All of the above products are formulated as portable creamy pressed powders which may easily be converted into loose powder form by means of a scraper or scraping tool such as a mesh strainer material or other tool having a grating or rasp like surface. The pressed powder of the invention is formulated such that in loose powder form, it will have an average particle size of less than about 60 microns.
The following Example represents a preferred embodiment of the present invention.
A pressed finishing powder in accordance with the present invention having the following composition was prepared as described below.
______________________________________ Parts byIngredient Weight______________________________________Kwangsi Talc #1 (filler) 48Calcium stearate (dry binder) 5Mica-M (clay filler) 20Lion Kaolin (clay filler) 15Methylparaben (Tegosept M) pre- 0.1Imidazolidinyl urea serva- 0.1(germall 115) tivesMibiron Brown 3Mibiron Red 0.5Mibiron Yellow 1.1Mibiron Black 0.2Rice starch (filler) 2Robane binder liquidintermediate 4Silicone 225 binder 1Fragrance 0.1 100.1______________________________________
______________________________________Robane Binder Intermediate Parts byIngredient Weight______________________________________Robane (Squalane) 30Lecithin (Alcolec D.S.) 5Vitamin E, NF-FCC (antioxidant) 0.3Isopropyl myristate 64.7 100.0______________________________________
The fillers and dry binder were mixed in a ribbon blender. The ingredients forming the liquid binder intermediate were mixed together with propeller mixing for 5 minutes until a homogeneous blend was formed.
The filler-dry binder was then micropulverized (0.013 inch screen, 30 to 40 microns) two times and returned to the ribbon blender and mixed. The liquid binder intermediate was then sprayed into the filler-dry binder mix in a fine mist and the mixtures blended until uniform. The mix was then passed through a micropulverizer (0.027 inch screen, 45 to 55 microns) and then blended again in the ribbon blender, then the mix was poured into a compact and pressed therein by means of a powder press, e.g., Cavalla, Kemwall or Vekico.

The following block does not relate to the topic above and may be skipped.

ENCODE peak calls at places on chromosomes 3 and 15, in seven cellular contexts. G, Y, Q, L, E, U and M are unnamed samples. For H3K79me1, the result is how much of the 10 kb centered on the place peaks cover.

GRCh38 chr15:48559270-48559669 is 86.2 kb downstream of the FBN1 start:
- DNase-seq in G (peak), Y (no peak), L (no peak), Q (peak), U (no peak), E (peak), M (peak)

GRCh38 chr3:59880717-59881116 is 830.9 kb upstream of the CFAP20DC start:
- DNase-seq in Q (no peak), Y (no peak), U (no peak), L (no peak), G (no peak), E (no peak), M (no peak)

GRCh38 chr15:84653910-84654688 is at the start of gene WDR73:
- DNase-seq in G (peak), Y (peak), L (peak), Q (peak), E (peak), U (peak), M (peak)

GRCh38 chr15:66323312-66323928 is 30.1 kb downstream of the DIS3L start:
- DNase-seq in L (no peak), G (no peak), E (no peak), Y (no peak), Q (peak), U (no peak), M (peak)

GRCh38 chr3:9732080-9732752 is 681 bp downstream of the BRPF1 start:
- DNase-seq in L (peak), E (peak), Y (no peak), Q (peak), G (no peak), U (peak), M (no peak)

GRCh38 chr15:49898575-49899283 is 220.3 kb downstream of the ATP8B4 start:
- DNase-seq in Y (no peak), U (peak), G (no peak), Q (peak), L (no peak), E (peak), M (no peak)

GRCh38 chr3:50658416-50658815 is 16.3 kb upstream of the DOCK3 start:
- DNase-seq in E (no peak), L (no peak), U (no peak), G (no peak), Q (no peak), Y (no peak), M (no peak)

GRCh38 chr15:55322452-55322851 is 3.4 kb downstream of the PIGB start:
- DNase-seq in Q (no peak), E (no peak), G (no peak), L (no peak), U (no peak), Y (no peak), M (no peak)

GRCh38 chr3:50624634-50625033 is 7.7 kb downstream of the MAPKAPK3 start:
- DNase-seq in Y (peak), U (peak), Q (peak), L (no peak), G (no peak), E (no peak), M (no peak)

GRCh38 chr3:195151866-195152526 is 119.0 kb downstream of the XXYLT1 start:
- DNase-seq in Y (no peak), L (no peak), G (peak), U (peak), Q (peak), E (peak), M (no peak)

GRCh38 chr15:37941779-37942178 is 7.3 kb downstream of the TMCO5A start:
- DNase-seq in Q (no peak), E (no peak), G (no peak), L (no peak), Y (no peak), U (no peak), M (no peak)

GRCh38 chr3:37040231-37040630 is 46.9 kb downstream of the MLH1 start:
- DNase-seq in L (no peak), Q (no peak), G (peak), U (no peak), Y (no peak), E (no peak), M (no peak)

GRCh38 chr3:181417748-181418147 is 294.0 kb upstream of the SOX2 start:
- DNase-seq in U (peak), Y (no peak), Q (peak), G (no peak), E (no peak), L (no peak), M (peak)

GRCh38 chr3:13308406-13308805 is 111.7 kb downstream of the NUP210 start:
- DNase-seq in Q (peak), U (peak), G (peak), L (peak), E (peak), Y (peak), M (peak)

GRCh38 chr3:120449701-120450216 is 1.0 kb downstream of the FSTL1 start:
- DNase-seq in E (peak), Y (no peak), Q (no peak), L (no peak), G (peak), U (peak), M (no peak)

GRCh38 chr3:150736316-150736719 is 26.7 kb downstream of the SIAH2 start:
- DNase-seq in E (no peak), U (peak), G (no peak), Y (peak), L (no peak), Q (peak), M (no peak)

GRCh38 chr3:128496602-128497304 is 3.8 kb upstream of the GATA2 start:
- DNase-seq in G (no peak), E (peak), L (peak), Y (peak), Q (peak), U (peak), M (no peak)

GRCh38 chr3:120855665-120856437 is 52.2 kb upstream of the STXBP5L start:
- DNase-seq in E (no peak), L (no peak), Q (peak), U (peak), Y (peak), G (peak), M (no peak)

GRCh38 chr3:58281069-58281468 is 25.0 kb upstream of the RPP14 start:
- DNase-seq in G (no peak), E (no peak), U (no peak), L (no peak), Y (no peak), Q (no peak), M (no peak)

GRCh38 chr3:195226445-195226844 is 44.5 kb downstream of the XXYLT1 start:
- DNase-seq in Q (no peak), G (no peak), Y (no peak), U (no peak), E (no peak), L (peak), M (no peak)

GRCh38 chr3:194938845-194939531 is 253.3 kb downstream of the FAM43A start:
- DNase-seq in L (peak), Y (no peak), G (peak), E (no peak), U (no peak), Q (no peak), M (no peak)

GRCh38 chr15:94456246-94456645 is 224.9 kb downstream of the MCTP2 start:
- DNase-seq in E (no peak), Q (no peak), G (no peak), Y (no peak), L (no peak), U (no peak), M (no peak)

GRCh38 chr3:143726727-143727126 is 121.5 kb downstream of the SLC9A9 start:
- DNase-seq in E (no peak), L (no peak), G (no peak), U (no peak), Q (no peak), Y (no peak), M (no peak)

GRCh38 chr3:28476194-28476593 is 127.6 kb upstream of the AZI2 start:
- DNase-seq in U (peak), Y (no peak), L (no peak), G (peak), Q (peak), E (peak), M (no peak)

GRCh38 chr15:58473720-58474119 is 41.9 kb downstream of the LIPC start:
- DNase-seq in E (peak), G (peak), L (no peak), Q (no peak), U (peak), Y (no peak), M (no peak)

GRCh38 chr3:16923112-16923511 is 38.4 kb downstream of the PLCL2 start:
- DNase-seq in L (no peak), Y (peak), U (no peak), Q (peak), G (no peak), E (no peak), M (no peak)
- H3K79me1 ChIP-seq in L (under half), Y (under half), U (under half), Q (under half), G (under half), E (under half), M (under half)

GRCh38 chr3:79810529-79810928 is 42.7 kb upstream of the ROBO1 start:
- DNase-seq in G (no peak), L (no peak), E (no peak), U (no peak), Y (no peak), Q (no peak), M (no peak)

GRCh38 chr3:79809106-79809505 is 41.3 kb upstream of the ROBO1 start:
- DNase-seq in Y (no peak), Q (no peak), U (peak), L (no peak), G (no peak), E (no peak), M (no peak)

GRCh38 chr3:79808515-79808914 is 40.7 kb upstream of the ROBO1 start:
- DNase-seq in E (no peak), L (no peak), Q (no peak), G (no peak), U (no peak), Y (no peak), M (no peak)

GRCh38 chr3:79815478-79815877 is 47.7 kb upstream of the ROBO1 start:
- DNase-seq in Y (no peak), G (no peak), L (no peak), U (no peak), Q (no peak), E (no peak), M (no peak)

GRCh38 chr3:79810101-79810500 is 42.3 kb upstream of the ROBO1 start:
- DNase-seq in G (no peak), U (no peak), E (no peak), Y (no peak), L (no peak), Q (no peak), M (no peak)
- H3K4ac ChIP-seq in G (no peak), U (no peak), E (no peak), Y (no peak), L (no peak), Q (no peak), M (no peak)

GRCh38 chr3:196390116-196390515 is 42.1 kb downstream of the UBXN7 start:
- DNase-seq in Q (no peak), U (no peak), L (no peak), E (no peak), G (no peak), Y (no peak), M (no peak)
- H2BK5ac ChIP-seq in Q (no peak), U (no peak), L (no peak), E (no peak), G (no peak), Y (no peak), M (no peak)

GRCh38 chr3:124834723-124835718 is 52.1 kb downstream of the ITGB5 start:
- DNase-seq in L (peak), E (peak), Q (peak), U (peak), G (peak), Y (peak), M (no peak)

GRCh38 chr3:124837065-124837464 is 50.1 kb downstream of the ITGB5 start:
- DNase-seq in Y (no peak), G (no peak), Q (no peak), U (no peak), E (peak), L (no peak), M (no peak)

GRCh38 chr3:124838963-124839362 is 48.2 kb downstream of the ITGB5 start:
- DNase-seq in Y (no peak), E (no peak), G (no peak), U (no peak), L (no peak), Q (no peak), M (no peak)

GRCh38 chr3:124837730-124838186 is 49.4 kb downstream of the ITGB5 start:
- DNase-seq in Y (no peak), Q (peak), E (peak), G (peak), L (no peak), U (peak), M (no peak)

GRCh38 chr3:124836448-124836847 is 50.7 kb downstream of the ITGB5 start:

The product formed was a portable pressed powder which had a smooth creamy texture and feel and a moisture content of about 5% so that it remained in pressed solid form. However, the so-formed pressed powder was easily converted into loose powder by simply scraping upper layers thereof with a mesh or screen surface to form loose powder of proper particle size and texture, ready for use.
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|U.S. Classification||424/69, 514/844|
|International Classification||A61K8/26, A61Q1/12, A61K8/36, A61K8/73|
|Cooperative Classification||Y10S514/844, A61K8/26, A61K8/732, A61Q1/12, A61K8/361|
|European Classification||A61K8/26, A61Q1/12, A61K8/73F, A61K8/36C|
|Feb 20, 1990||AS||Assignment|
Owner name: CRG-YSL INC.
Free format text: CHANGE OF NAME;ASSIGNOR:CHARLES OF THE RITZ GROUP LTD.;REEL/FRAME:005249/0163
Effective date: 19870804
Owner name: YVES SAINT LAURENT PARFUMS CORP.
Free format text: MERGER;ASSIGNOR:CRG-YSL INC. (MERGED INTO);REEL/FRAME:005249/0165
Effective date: 19871229
|Jun 29, 1992||AS||Assignment|
Owner name: REVLON CONSUMER PRODUCTS CORPORATION, NEW YORK
Free format text: ASSIGNMENT OF ASSIGNORS INTEREST.;ASSIGNOR:REVLON, INC., A DE CORP.;REEL/FRAME:006163/0579
Effective date: 19920624
|Aug 2, 1994||REMI||Maintenance fee reminder mailed|
|Dec 25, 1994||LAPS||Lapse for failure to pay maintenance fees|
|Mar 7, 1995||FP||Expired due to failure to pay maintenance fee|
Effective date: 19951228